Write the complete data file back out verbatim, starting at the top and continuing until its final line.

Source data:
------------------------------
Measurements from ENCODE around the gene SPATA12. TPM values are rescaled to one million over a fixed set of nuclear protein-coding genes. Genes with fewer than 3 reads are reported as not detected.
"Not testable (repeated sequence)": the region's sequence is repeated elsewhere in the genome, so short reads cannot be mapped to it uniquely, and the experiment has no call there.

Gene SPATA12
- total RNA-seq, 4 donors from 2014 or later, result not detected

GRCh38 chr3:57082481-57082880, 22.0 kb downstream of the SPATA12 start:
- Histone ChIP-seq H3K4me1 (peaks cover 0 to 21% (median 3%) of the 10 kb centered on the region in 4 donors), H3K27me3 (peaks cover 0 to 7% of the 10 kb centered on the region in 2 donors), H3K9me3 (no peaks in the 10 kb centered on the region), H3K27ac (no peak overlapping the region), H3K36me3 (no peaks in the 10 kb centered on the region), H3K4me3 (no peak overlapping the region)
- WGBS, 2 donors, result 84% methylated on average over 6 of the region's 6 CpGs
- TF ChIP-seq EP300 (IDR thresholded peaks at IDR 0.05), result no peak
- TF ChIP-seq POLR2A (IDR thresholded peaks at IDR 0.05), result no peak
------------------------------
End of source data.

Measurements from ENCODE around the gene SPATA12. TPM values are rescaled to one million over a fixed set of nuclear protein-coding genes. Genes with fewer than 3 reads are reported as not detected.
"Not testable (repeated sequence)": the region's sequence is repeated elsewhere in the genome, so short reads cannot be mapped to it uniquely, and the experiment has no call there.

Gene SPATA12
- total RNA-seq, 4 donors from 2014 or later, result not detected

GRCh38 chr3:57082481-57082880, 22.0 kb downstream of the SPATA12 start:
- Histone ChIP-seq H3K4me1 (peaks cover 0 to 21% (median 3%) of the 10 kb centered on the region in 4 donors), H3K27me3 (peaks cover 0 to 7% of the 10 kb centered on the region in 2 donors), H3K9me3 (no peaks in the 10 kb centered on the region), H3K27ac (no peak overlapping the region), H3K36me3 (no peaks in the 10 kb centered on the region), H3K4me3 (no peak overlapping the region)
- WGBS, 2 donors, result 84% methylated on average over 6 of the region's 6 CpGs
- TF ChIP-seq EP300 (IDR thresholded peaks at IDR 0.05), result no peak
- TF ChIP-seq POLR2A (IDR thresholded peaks at IDR 0.05), result no peak